If the first term is treated optimistically, the second term is treated fancifully. Japan will rediscover its lost desire to have families, we are told. Now, Japanese sociology deserves its own study, which I haven’t done yet! But, closer to home, there are plenty of sociologically compelling reasons to ignore fairy tales of demographic recovery. It is obvious that population replacement affects the fiscal picture, quantitatively. (Sensitivities vary. See the next paragraph and the ‘implications,’ below.) But I have another, seriously wonkish point to make here: The authors desire closed, solvable systems (in a very formal sense; they need so-called “transversality conditions”). I think it’s time we jettison silly assumptions that dictate family recovery and start accepting the solution that asymptotes to zero. The former is nowhere indicated by any of our real social policies anywhere. Zero is a mathematically serious number. It is fiscally serious too.
One will note that even without more reasonable demographics, the study still finds that there is nearly one pensioner for every working-age Japanese individual (by around 2090). Let’s get into the ‘implications’ of that.
If Japan doesn’t reform its “Social Security” and “Medicare” system (they don’t use our terms), nor its tax system, they would have to raise consumption taxes to never-witnessed levels; likely beyond 55 percent. This must happen before 2040, which turns out to be an annus mirabilis - see below.
That’s more than half of consumption, taxed away, if they just kick the can. If Japan raises taxes quickly to the required level (by 2018; remember this is “quick” by public standards), that level “only” needs to be 35 percent or so. The welfare-state paradises of Denmark and Finland have value-added taxes of about 25 percent. Higher levels (still below the needed 35 percent) are hardly seen. This, and the resistance to Prime Minister Abe’s comparatively small consumption tax increases, pretty much signals the infeasibility of this line of reckoning.
Obviously, what is going on here is that there are many retirees. Workers need to be taxed as much to ensure enough money is transferred to keep the pensioners at their current (and expected) standard of living. I have heard people say that this does not “necessarily” constitute an inter-generational inequity, but I personally find that to be a tough horse-pill to swallow. I’ll let you decide; but let’s look into those inequities.
First, the study goes through other ways to balance the budget. (The government is given the chance to do this in the long run; I’ll go into what this entails in two paragraphs.) Besides substantial “Medicare” copays and deeper cuts to pensions, the analysts also consider cuts to other government programs. For the US that would mean cuts to defense and poverty programs. Of these ways, it turns out that increased copays look the most fair. That is, the other balancing techniques have sometimes impressively large net income redistributions between the generations. These can be something like 10 percent or more of lifetime income. I would imagine most would consider these rather large inequities. Lowering pensions doesn’t level the playing field much from the (massive) consumption tax increases posited in the work.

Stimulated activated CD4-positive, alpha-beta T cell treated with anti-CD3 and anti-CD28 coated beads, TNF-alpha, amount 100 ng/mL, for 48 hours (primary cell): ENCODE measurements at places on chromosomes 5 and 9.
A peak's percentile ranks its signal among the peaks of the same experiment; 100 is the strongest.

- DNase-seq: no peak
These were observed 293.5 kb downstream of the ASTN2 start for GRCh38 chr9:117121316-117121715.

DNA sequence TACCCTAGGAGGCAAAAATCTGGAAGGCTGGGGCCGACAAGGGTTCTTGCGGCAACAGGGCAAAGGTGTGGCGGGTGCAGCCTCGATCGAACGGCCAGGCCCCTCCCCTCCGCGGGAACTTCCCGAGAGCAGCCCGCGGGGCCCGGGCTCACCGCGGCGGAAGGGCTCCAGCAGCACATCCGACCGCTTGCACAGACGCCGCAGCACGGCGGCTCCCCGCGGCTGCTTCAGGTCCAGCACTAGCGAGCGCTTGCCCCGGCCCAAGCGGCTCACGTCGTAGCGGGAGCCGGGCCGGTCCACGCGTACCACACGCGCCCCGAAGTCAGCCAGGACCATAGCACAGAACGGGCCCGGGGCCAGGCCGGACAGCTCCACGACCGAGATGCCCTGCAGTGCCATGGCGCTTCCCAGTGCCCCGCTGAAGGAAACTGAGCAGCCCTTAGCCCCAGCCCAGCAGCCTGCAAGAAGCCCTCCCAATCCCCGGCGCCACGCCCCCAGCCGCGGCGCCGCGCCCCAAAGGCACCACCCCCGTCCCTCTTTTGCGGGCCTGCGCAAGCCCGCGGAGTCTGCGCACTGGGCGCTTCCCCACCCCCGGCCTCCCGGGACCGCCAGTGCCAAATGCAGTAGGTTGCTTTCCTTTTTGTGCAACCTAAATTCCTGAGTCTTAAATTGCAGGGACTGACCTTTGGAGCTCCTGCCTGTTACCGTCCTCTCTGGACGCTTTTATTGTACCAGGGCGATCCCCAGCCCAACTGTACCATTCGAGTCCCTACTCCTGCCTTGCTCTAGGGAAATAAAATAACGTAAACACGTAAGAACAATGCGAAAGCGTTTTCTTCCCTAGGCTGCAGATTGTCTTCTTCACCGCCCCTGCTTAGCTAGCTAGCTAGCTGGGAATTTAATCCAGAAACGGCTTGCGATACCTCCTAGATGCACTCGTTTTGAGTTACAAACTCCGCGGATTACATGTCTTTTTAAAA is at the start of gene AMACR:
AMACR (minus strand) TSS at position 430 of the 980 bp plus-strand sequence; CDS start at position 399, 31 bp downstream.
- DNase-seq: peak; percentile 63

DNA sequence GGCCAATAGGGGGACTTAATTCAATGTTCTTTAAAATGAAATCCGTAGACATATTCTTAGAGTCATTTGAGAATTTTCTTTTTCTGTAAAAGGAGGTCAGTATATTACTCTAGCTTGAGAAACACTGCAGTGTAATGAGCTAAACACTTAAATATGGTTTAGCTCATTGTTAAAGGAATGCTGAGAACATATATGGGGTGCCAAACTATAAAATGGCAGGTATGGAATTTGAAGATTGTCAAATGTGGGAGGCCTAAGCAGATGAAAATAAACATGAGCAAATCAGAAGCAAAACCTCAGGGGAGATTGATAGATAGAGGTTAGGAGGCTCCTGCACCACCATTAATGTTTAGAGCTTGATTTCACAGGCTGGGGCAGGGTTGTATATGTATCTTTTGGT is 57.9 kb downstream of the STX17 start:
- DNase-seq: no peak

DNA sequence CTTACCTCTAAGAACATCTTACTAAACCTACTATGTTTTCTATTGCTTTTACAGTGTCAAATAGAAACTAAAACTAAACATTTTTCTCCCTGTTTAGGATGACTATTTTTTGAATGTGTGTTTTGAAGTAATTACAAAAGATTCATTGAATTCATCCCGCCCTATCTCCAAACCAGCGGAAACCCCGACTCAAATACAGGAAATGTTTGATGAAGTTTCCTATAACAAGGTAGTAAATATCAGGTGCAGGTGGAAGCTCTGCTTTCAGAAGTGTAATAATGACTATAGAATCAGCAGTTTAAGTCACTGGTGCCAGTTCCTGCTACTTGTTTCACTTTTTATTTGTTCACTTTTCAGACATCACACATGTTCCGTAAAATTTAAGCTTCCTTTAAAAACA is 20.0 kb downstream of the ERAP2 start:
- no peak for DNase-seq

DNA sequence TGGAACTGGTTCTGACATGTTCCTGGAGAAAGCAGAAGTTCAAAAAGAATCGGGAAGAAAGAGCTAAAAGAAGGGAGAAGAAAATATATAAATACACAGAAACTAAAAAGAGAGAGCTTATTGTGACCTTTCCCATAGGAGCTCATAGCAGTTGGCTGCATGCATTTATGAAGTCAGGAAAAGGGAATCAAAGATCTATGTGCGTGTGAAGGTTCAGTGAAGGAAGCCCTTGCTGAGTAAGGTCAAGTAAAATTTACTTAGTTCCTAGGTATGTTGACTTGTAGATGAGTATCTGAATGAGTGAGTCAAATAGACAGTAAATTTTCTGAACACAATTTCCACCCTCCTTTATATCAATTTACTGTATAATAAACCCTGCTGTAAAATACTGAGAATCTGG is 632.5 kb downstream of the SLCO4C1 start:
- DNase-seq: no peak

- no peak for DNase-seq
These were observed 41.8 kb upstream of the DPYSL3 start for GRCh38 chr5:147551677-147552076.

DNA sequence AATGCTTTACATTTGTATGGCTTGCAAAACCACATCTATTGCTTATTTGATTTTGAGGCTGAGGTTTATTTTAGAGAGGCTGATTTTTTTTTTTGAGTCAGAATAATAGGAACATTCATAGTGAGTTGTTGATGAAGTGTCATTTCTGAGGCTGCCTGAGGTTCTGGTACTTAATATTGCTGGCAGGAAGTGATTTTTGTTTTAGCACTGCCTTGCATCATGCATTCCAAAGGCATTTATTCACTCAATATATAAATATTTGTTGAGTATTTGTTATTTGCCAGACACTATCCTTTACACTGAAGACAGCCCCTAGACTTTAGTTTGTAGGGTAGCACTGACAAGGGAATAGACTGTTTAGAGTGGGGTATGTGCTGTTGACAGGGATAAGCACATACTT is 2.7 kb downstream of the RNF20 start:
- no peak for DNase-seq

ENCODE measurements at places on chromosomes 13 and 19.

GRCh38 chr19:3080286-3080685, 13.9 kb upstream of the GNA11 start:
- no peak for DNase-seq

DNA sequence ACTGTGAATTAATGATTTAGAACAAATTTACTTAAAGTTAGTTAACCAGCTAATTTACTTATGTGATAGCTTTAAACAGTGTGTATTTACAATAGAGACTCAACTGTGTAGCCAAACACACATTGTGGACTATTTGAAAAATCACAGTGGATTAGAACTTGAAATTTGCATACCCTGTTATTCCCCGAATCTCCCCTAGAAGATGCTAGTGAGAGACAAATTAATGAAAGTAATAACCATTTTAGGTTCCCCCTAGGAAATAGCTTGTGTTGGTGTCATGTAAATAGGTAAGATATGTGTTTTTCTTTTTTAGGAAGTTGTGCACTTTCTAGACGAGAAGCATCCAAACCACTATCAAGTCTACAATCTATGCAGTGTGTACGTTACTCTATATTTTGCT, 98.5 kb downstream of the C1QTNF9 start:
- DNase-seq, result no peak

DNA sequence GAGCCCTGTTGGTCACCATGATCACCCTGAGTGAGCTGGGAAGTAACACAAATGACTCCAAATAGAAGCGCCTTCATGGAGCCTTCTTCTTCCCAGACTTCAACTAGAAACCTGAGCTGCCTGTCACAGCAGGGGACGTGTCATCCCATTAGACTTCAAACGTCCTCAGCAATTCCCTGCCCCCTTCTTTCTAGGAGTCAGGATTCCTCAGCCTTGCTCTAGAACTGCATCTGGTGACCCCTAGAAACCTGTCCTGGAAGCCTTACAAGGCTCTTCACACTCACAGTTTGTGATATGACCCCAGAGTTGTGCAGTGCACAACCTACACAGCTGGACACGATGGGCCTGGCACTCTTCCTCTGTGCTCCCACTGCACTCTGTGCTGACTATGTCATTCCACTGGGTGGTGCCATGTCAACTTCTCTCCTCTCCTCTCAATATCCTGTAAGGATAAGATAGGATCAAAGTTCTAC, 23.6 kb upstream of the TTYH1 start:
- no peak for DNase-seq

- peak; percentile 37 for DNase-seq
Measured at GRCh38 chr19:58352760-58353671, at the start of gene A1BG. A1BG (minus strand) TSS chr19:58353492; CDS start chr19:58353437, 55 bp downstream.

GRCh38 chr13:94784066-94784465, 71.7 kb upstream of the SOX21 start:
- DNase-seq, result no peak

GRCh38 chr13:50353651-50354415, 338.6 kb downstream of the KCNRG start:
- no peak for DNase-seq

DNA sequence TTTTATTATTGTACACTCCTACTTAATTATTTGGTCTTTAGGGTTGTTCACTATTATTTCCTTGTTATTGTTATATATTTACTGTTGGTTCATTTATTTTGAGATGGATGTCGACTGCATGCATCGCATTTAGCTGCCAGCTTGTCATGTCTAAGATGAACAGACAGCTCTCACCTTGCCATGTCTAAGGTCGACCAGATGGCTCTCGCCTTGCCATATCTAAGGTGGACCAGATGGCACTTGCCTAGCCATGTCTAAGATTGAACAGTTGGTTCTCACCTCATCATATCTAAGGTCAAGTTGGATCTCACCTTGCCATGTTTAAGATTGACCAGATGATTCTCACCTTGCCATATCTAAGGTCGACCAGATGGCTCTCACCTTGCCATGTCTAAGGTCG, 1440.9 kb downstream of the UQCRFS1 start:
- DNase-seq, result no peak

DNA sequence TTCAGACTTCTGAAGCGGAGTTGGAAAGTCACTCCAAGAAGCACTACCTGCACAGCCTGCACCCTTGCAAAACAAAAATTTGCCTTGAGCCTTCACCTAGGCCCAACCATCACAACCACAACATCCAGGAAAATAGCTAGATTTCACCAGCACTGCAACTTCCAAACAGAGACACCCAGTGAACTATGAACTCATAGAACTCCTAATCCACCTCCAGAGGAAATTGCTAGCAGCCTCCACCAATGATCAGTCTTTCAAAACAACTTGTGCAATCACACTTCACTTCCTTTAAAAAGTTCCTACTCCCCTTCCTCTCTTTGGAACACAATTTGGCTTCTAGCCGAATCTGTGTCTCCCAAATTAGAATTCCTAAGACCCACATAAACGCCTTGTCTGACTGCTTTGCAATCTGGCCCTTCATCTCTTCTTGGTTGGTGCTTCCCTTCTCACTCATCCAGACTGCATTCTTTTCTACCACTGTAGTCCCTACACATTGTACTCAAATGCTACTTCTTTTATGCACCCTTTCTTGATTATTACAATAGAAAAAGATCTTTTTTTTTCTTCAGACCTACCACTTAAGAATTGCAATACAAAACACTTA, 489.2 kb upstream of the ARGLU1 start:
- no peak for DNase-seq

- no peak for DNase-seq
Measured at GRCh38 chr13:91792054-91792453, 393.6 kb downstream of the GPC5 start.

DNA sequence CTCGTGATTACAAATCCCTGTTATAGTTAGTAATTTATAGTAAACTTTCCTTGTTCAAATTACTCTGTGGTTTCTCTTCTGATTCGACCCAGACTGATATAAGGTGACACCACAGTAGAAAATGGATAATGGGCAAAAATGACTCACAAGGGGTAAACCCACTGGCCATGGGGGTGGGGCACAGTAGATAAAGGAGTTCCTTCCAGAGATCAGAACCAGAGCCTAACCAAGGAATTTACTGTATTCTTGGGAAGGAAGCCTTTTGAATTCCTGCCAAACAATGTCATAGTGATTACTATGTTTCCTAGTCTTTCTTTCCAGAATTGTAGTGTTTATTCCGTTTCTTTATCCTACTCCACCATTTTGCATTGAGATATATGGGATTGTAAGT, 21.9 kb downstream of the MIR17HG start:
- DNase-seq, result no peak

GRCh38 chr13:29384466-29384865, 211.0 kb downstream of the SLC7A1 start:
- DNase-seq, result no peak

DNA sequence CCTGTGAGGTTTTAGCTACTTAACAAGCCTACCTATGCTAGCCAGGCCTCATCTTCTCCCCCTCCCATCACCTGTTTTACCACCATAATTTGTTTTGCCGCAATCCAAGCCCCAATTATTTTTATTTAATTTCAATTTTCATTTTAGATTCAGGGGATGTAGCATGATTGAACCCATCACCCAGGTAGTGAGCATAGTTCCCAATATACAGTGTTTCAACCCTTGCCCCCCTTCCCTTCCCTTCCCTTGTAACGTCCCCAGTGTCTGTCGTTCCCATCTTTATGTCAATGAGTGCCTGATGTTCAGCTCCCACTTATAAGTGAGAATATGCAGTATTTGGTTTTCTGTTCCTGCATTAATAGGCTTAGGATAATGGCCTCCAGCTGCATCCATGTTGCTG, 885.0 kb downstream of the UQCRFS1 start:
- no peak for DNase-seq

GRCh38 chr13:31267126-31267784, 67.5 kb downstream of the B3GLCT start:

In pretty much any case, big inter-generational transfers are afoot for Japan, and about any other first-world country with similar welfare-state programs.
Now back to why 2040 is an annus mirabilis. Elsewhere, Congressman Paul Ryan (referencing the CBO) mentioned an interesting phenomenon in fiscal modeling: When the going gets tough, sometimes you can’t find a budgetary solution! For the present study this happened at debt-to-GDP ratios below 4. What this means is, if you don’t change taxes or spending or both by enough and soon-enough (see above) there is no path forward for the government fiscal apparatus. Of course, this trusts, to a certain extent, the completeness of the computer’s algorithm in finding solutions. Let’s soft-peddle that wonkish issue and say these algorithms are “reasonably good” at doing their job (searching for and finding a budgetary solution over time, if one exists).
If that is the case, and the simulations reasonably mirror reality (they aren’t out-of-this world, I assure you; re-distributable GDP doesn’t fall from helicopters, after all), doing nothing up to 2040 means creating a set of real fiscal flows that cannot be sustained long term. ‘Fiscal flows’ here means pension outlays, medical payments, programs, taxation, and bond issuances and payments.
This failure (“epic fail,” the younger generations once said) is the simulation analog of the situation where compounding interest payments take up more and more of government income. That is, the government must float more debt just to pay interest on debt. At that point (interest compounding), things get out of hand fast, and it is safe to say a credit event will occur. For everyone apart from Dr. Krugman and maybe the Kirchners, this is a bad thing.
For this post, because we are happily dealing with the easier and insular Japanese case, it means the necessity of a radical restructuring of how pensions and medical care are financed. That is, the system doesn’t work. But remember what we’re interested in studying is (Japanese) systems that do function. This requires raising taxes, and also - see above - reducing program generosity. (I tacitly assume one cannot realistically jettison the welfare-state apparatus, which, given what political interests are, is a Libertarian fantasy.)
It turns out things are worse. Those earlier (high taxation) solutions already had gradual reductions in a reformed pension payments system baked-in. I’m sure Prime Minister Abe fought hard to make those reforms reality. Our system has these reductions baked-in too; it’s called the Trust Fund, and I’m sure it will prove a battle-ground in time as well (cf. Greece, Detroit).
So, even that reduction is not enough. The authors of this important paper find Japan also needs a “Medicare” copay of 30 percent, in addition to (touching) Denmark’s rate of taxation. Well, I guess we know what the future looks like.
Except, it will probably be worse.